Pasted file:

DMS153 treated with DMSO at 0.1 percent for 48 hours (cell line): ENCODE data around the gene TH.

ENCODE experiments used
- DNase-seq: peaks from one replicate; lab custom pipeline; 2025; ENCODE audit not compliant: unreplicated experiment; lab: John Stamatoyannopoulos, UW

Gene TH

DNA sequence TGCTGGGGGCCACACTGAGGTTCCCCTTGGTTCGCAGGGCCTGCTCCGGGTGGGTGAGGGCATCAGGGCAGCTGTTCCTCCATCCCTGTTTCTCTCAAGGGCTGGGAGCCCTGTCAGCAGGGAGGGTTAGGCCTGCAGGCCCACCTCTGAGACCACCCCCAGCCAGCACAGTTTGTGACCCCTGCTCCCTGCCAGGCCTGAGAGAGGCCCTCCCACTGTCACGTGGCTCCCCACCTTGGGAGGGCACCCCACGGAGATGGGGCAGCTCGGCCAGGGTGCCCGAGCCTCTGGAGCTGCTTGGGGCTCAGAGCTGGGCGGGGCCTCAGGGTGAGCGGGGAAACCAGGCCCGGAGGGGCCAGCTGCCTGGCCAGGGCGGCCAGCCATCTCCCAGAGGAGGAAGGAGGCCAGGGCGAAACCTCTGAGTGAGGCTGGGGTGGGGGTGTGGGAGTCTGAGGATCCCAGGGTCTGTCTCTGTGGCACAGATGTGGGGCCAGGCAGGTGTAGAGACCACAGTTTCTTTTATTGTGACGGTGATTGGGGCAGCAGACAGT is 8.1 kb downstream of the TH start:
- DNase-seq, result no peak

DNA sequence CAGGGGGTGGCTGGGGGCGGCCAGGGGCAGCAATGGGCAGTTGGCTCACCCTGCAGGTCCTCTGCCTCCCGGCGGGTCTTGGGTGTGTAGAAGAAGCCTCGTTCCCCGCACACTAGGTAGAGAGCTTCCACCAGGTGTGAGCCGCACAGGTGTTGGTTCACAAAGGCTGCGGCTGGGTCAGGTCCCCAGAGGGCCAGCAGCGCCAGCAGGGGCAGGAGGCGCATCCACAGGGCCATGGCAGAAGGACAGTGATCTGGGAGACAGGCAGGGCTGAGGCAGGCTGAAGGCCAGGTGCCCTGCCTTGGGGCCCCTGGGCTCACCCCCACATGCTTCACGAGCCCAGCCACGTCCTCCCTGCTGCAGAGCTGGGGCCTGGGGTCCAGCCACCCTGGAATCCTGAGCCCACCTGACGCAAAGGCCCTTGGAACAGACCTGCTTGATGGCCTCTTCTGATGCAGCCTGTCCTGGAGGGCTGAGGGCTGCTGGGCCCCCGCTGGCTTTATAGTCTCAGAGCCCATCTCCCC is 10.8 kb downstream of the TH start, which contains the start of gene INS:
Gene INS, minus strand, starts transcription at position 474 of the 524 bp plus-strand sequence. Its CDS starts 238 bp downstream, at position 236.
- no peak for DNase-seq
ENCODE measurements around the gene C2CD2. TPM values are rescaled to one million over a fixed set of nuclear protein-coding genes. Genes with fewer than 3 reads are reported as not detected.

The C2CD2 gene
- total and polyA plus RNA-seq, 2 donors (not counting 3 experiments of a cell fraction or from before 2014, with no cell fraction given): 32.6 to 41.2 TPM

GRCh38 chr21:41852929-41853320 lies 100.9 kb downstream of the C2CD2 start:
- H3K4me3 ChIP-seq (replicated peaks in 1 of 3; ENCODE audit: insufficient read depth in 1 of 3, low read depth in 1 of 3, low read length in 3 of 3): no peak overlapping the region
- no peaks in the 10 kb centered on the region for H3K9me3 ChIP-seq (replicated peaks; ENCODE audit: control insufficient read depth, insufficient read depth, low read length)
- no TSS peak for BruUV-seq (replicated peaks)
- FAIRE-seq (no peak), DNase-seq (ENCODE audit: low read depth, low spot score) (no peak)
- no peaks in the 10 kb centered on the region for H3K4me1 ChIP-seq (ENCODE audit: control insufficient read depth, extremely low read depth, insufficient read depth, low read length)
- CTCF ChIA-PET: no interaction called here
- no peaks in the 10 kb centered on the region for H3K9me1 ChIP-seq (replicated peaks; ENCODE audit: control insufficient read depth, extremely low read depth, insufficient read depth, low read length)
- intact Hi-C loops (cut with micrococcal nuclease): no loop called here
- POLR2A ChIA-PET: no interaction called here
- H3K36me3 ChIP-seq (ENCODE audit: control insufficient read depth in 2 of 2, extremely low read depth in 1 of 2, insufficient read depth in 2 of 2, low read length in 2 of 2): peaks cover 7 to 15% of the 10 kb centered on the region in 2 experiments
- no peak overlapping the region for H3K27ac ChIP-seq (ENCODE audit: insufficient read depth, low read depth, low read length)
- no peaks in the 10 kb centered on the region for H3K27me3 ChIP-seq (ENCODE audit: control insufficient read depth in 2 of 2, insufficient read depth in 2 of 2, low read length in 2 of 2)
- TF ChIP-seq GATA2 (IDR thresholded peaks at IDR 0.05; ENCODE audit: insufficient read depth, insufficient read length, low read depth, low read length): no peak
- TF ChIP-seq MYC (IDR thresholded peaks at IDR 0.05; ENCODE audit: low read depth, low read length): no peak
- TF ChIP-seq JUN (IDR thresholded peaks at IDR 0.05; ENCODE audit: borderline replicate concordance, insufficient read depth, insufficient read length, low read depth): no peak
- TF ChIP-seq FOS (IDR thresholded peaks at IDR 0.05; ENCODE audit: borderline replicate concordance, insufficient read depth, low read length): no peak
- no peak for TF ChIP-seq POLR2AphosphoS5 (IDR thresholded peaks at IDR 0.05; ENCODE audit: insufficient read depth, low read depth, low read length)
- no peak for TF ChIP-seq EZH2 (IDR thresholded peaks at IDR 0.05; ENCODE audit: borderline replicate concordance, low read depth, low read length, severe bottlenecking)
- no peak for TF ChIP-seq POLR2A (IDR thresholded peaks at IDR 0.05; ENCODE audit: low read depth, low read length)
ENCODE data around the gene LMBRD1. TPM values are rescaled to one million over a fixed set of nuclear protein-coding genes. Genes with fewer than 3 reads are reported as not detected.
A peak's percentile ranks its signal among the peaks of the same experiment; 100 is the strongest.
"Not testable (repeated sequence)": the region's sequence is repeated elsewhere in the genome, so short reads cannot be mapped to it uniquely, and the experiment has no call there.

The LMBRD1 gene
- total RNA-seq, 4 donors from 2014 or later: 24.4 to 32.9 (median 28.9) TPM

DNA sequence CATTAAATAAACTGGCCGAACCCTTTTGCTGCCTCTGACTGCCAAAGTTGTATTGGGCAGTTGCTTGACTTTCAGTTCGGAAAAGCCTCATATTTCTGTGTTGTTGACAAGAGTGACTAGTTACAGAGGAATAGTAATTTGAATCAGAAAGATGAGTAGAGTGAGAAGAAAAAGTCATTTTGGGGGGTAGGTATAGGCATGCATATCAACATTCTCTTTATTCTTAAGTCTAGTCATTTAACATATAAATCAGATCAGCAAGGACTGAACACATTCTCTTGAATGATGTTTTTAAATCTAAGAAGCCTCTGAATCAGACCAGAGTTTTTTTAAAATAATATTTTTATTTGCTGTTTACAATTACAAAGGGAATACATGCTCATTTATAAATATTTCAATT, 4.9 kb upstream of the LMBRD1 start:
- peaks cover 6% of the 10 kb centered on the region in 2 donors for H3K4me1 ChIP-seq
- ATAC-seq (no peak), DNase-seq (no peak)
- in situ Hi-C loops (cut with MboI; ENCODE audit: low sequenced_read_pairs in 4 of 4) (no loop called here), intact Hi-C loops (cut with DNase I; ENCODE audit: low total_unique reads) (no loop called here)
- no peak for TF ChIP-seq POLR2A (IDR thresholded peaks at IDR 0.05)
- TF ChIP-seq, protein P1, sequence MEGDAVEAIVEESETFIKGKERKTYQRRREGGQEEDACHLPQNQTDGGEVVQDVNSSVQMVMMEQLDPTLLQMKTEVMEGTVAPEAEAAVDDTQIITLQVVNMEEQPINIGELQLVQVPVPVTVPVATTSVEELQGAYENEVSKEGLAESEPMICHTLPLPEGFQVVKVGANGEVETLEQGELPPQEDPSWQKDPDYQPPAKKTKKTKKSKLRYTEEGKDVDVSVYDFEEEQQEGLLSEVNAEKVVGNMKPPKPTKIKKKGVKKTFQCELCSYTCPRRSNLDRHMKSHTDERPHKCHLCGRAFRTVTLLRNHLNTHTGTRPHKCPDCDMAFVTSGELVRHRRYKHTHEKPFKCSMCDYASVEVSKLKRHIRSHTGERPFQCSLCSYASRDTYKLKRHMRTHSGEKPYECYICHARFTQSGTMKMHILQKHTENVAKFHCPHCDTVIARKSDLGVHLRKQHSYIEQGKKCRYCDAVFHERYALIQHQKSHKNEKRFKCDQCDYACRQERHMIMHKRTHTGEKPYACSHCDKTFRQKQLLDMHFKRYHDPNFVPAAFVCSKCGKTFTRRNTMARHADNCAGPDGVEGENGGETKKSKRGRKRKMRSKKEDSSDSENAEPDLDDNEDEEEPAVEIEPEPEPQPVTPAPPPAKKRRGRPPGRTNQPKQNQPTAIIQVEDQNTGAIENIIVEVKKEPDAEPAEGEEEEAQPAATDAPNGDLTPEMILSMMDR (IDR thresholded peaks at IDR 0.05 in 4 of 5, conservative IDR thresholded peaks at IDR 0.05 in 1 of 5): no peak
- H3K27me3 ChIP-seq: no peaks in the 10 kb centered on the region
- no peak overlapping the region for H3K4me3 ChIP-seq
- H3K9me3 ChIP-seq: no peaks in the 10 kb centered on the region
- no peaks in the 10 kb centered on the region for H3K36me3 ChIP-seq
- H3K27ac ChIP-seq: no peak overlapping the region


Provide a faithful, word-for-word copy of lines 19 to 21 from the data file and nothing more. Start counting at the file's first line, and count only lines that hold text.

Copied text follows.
- CTCF ChIA-PET: no interaction called here
- no peaks in the 10 kb centered on the region for H3K9me1 ChIP-seq (replicated peaks; ENCODE audit: control insufficient read depth, extremely low read depth, insufficient read depth, low read length)
- intact Hi-C loops (cut with micrococcal nuclease): no loop called here